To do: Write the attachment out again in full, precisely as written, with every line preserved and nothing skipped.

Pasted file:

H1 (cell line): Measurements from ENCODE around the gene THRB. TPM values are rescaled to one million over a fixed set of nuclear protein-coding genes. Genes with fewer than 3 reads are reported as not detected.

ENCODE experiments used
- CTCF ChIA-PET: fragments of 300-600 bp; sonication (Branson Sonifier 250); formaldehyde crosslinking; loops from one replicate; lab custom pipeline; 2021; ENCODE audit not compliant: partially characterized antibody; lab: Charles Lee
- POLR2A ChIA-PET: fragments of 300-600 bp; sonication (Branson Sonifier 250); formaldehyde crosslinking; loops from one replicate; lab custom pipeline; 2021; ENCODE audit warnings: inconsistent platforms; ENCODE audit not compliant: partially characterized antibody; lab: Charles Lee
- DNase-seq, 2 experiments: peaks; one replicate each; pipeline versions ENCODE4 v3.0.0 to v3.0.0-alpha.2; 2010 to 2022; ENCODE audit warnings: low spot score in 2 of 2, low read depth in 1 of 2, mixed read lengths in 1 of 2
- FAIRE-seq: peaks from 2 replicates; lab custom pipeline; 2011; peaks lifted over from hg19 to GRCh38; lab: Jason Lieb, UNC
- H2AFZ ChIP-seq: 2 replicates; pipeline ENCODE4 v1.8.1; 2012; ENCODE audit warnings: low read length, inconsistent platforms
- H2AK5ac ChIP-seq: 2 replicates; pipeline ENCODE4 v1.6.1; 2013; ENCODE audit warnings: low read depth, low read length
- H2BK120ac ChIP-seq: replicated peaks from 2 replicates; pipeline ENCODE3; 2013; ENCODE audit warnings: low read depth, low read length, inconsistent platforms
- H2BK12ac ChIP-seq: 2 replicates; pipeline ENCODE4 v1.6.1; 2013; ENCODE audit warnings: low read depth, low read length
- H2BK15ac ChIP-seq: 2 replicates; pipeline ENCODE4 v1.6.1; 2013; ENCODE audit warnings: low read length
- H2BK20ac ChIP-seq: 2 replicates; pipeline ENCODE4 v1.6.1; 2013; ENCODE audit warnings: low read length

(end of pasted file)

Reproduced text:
H1 (cell line): Measurements from ENCODE around the gene THRB. TPM values are rescaled to one million over a fixed set of nuclear protein-coding genes. Genes with fewer than 3 reads are reported as not detected.

ENCODE experiments used
- CTCF ChIA-PET: fragments of 300-600 bp; sonication (Branson Sonifier 250); formaldehyde crosslinking; loops from one replicate; lab custom pipeline; 2021; ENCODE audit not compliant: partially characterized antibody; lab: Charles Lee
- POLR2A ChIA-PET: fragments of 300-600 bp; sonication (Branson Sonifier 250); formaldehyde crosslinking; loops from one replicate; lab custom pipeline; 2021; ENCODE audit warnings: inconsistent platforms; ENCODE audit not compliant: partially characterized antibody; lab: Charles Lee
- DNase-seq, 2 experiments: peaks; one replicate each; pipeline versions ENCODE4 v3.0.0 to v3.0.0-alpha.2; 2010 to 2022; ENCODE audit warnings: low spot score in 2 of 2, low read depth in 1 of 2, mixed read lengths in 1 of 2
- FAIRE-seq: peaks from 2 replicates; lab custom pipeline; 2011; peaks lifted over from hg19 to GRCh38; lab: Jason Lieb, UNC
- H2AFZ ChIP-seq: 2 replicates; pipeline ENCODE4 v1.8.1; 2012; ENCODE audit warnings: low read length, inconsistent platforms
- H2AK5ac ChIP-seq: 2 replicates; pipeline ENCODE4 v1.6.1; 2013; ENCODE audit warnings: low read depth, low read length
- H2BK120ac ChIP-seq: replicated peaks from 2 replicates; pipeline ENCODE3; 2013; ENCODE audit warnings: low read depth, low read length, inconsistent platforms
- H2BK12ac ChIP-seq: 2 replicates; pipeline ENCODE4 v1.6.1; 2013; ENCODE audit warnings: low read depth, low read length
- H2BK15ac ChIP-seq: 2 replicates; pipeline ENCODE4 v1.6.1; 2013; ENCODE audit warnings: low read length
- H2BK20ac ChIP-seq: 2 replicates; pipeline ENCODE4 v1.6.1; 2013; ENCODE audit warnings: low read length